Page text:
Intense overhead clouds formed by the inferno, which has been described as a ‘fire-breathing dragon of clouds’ is said to be generating its own thunderstorm – with many fearing that this will spark additional fires.
California Governor Gavin Newsom declared a state of emergency Saturday as the fire intensified, in a bid to get state resources focused on saving the county from charring destruction.
Yesterday Caroline Quintanilla, a spokeswoman at Klamath National Forest, said: ‘It’s continuing to grow with erratic winds and thunderstorms in the area and we’re in triple digit temperatures.’
Highway 98 has been shut because of the fires in the area and parts of Yreka, California have now been evacuated.
The Yreka Police Department issued evacuation orders for a neighborhood in the western part of the town – where they told locals to ‘leave immediately.’
According to the National Weather Service, temperatures on Sunday rose between 90F and 100F causing a red flag fire danger warning to be issued.
The McKinney Fire exploded about 15 miles south of the Oregon border on Saturday in the Klamath National Forest
Jonathan Rivas brought the puppy to his truck, where he gave it water and then took it to the Rescue Ranch adoption center in the city of Yreka
The McKinney Fire burns near Yreka, California, as it ravaged 80 square miles of vegetation, destroying a dozen homes and forcing local residents to evacuate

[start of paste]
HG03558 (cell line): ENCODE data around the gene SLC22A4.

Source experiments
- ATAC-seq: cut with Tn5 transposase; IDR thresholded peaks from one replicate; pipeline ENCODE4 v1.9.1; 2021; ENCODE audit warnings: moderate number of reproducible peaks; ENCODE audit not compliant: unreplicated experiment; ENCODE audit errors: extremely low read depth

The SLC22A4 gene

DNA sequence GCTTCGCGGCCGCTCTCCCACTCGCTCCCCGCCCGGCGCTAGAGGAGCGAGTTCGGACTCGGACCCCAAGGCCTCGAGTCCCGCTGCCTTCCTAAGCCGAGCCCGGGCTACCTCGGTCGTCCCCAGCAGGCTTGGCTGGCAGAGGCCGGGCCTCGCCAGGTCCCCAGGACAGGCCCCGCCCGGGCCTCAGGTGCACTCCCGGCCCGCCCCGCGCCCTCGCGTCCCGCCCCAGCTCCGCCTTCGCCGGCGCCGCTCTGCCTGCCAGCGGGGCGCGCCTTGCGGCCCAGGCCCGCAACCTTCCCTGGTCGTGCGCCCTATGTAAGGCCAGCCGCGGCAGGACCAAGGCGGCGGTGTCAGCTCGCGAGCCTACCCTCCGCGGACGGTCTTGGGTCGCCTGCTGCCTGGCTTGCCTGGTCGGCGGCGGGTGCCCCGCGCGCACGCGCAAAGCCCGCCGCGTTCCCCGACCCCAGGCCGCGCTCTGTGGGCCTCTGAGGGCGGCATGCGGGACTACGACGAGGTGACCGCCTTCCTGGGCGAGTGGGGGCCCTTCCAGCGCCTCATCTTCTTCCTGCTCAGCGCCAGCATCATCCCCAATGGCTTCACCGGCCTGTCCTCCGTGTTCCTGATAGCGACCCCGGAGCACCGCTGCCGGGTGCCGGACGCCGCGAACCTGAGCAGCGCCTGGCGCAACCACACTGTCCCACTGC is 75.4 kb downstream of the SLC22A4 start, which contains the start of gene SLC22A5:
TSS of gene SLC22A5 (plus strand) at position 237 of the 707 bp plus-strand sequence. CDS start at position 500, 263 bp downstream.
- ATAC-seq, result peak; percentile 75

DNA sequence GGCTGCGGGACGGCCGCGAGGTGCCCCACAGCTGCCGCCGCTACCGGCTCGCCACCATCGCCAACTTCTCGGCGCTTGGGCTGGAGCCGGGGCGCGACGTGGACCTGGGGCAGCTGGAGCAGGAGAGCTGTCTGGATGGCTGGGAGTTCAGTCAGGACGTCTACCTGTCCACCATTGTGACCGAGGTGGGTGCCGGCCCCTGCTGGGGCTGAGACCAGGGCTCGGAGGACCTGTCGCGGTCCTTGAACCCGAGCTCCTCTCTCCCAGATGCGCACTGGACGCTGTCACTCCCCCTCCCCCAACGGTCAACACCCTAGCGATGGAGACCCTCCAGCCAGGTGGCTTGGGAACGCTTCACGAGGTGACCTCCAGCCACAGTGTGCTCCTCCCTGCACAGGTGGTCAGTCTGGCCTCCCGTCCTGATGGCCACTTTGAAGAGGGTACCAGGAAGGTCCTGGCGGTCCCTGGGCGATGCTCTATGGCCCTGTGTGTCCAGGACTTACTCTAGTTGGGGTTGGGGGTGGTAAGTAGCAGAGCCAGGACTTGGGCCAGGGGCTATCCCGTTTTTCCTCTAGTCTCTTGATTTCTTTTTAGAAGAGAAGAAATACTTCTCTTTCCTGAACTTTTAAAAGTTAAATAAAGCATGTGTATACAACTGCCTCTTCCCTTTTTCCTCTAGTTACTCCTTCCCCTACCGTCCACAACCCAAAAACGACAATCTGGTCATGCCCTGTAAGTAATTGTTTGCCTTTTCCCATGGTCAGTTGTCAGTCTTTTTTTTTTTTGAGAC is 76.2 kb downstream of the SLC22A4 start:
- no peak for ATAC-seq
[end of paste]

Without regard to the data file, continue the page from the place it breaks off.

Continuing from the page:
Crawford and her husband stayed, as other residents evacuated, to defend their home from the McKinney fire in Northern California
Crawford walks past her home as a wildfire called the McKinney fire burns above the hill from her house in the Klamath National Forest, northern California, on Saturday
Highway 98 has been shut because of the fires in the area and parts of Yreka, California have now been evacuated
The Jackson County Sheriff’s Office said search crews rescued about 60 hikers from backpacking on a trail that runs from Canada to Mexico.
The Pacific Coast Trail Association urged hikers to get to the nearest town while the U.S. Forest Service closed a 110-milesection of the trail from the Etna Summit to the Mt. Ashland Campground in southern Oregon.
Oregon state Representative Dacia Grayber, who is a firefighter, was camping with her husband, who is also in the fire service, near the California state line when gale-force winds awoke them just after midnight.
The sky was glowing with strikes of lightening in the clouds over the weekend, while ash was blowing at them, though they were in Oregon, about 10 miles away.
Intense heat from the fire had sent up a massive pyrocumulonimbus cloud, which can produce its own weather system including winds and thunderstorms, Grayber said.
She said: ‘These were some of the worst winds I’ve ever been in and we’re used to big fires.
‘I thought it was going to rip the roof top tent off of our truck. We got the heck out of there.’
On their way out, they came across hikers on the Pacific Coast Trail fleeing to safety.